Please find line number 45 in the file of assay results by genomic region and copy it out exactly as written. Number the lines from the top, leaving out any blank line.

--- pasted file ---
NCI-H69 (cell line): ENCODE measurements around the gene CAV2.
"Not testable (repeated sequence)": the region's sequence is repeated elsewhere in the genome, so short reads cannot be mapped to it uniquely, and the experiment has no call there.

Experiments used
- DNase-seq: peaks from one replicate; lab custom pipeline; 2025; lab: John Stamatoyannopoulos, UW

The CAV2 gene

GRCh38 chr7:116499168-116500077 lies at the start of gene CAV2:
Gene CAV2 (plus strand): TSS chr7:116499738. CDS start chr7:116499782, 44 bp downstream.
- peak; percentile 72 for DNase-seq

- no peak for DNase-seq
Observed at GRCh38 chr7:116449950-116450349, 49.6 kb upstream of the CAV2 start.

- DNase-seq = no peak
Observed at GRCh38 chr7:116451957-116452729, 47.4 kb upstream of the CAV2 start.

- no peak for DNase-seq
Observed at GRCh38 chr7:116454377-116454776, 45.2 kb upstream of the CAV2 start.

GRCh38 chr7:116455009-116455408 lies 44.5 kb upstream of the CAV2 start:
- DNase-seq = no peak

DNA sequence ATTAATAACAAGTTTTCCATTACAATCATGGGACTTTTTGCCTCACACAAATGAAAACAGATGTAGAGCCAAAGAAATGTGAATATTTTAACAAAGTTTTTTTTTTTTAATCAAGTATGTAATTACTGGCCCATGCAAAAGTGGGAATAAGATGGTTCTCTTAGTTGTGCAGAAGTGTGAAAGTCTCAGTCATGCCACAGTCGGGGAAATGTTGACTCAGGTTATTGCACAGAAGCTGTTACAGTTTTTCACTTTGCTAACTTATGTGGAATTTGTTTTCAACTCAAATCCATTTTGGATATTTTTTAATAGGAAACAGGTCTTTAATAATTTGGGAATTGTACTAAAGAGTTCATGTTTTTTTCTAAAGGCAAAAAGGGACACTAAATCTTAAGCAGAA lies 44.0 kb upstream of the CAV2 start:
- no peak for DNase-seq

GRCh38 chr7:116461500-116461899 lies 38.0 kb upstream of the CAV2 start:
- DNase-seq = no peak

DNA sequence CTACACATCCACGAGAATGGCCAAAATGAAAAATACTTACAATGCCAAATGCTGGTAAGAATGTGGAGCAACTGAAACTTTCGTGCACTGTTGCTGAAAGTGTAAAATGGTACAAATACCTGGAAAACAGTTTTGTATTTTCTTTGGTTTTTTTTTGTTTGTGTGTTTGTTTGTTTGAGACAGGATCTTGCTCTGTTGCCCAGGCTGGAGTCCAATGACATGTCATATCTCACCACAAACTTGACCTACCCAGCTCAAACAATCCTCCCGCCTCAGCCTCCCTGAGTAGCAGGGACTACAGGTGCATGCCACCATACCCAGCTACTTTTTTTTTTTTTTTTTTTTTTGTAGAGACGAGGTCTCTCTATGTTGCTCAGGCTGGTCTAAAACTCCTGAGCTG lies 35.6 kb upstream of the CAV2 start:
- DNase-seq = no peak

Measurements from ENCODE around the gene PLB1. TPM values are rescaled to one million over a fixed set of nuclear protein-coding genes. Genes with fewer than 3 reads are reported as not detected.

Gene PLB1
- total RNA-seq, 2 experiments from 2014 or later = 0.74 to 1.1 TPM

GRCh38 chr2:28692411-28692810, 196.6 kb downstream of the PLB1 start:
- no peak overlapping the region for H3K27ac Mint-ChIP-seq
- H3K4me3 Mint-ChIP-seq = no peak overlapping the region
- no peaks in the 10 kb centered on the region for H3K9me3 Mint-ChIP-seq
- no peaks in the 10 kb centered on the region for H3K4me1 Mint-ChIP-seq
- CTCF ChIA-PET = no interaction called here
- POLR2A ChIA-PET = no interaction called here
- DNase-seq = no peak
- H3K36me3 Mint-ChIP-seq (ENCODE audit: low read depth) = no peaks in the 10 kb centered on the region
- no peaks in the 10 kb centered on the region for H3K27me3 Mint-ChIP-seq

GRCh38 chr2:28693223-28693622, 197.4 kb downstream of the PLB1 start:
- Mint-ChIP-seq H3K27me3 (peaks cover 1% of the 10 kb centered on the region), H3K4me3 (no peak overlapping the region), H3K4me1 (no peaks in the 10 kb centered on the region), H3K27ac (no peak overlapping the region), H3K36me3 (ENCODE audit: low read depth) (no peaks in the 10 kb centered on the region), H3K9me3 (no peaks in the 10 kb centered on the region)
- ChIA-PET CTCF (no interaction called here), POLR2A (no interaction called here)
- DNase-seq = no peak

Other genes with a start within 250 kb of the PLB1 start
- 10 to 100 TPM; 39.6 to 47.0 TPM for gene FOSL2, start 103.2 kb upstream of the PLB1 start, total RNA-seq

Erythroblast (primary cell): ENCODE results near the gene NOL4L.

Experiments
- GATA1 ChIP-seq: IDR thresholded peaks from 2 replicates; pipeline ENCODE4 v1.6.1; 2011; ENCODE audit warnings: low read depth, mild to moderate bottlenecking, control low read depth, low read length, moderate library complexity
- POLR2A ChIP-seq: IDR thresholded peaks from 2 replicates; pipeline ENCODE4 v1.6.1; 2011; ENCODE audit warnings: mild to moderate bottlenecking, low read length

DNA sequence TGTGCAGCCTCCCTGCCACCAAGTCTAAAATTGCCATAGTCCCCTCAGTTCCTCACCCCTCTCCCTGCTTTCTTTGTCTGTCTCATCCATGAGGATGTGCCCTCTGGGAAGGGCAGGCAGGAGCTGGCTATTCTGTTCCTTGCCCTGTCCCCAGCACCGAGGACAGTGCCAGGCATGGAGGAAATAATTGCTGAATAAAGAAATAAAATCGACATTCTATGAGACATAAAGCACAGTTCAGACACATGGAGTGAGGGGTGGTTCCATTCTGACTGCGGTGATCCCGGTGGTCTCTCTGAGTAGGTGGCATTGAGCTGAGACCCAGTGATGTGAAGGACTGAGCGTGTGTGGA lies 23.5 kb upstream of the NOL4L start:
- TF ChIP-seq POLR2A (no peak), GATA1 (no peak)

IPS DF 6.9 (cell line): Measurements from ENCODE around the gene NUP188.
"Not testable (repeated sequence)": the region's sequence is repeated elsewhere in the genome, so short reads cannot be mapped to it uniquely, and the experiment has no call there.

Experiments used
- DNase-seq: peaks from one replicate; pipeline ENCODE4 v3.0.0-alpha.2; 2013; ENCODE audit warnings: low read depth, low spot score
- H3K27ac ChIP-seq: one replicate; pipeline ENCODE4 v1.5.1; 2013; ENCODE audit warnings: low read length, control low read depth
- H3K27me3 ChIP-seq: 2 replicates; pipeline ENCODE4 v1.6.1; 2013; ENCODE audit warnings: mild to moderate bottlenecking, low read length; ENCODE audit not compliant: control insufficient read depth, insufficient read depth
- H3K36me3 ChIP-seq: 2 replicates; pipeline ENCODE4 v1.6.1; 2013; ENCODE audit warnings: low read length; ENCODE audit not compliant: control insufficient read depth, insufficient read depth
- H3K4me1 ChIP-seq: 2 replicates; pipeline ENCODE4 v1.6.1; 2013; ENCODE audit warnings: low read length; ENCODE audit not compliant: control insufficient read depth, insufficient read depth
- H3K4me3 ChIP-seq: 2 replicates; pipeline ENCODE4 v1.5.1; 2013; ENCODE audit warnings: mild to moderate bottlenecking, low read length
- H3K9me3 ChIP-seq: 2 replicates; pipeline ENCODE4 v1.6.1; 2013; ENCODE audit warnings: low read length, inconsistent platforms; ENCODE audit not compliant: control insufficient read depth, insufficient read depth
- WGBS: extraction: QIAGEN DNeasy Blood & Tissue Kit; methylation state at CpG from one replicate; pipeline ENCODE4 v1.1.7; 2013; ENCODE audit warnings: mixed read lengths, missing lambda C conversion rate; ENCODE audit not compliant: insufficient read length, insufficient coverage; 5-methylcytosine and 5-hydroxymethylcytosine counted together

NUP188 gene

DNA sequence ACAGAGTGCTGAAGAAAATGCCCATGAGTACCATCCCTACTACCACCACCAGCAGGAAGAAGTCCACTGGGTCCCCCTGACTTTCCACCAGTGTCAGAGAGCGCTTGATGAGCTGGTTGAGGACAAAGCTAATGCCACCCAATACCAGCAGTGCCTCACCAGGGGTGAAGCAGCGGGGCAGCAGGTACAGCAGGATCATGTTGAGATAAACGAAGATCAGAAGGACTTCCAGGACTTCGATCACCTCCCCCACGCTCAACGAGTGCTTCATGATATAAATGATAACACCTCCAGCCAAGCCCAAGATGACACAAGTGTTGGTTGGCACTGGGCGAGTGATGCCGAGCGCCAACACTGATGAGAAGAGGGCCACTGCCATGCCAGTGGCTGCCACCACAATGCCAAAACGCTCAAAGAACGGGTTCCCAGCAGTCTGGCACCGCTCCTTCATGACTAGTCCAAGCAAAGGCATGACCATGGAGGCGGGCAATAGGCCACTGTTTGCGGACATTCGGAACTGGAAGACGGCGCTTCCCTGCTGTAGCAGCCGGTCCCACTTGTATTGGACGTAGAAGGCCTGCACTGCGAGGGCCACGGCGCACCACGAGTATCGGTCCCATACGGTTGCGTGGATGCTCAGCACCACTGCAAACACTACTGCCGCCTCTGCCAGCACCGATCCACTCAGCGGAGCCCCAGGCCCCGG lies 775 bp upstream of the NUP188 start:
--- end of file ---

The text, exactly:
- POLR2A ChIP-seq: IDR thresholded peaks from 2 replicates; pipeline ENCODE4 v1.6.1; 2011; ENCODE audit warnings: mild to moderate bottlenecking, low read length